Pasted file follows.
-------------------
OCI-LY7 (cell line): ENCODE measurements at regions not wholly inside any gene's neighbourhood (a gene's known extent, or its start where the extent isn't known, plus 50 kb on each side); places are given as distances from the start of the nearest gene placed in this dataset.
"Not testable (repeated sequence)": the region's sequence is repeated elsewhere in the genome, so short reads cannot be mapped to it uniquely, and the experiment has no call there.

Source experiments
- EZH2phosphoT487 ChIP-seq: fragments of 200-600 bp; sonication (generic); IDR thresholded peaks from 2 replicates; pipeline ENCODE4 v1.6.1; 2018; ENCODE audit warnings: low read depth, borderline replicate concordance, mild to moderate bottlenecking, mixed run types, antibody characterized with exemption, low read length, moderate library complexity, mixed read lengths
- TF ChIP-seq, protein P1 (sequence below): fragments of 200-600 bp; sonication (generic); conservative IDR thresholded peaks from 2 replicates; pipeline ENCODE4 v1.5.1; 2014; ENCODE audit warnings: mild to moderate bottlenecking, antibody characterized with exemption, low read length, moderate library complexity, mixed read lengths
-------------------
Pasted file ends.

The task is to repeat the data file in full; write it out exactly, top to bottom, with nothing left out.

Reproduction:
OCI-LY7 (cell line): ENCODE measurements at regions not wholly inside any gene's neighbourhood (a gene's known extent, or its start where the extent isn't known, plus 50 kb on each side); places are given as distances from the start of the nearest gene placed in this dataset.
"Not testable (repeated sequence)": the region's sequence is repeated elsewhere in the genome, so short reads cannot be mapped to it uniquely, and the experiment has no call there.

Source experiments
- EZH2phosphoT487 ChIP-seq: fragments of 200-600 bp; sonication (generic); IDR thresholded peaks from 2 replicates; pipeline ENCODE4 v1.6.1; 2018; ENCODE audit warnings: low read depth, borderline replicate concordance, mild to moderate bottlenecking, mixed run types, antibody characterized with exemption, low read length, moderate library complexity, mixed read lengths
- TF ChIP-seq, protein P1 (sequence below): fragments of 200-600 bp; sonication (generic); conservative IDR thresholded peaks from 2 replicates; pipeline ENCODE4 v1.5.1; 2014; ENCODE audit warnings: mild to moderate bottlenecking, antibody characterized with exemption, low read length, moderate library complexity, mixed read lengths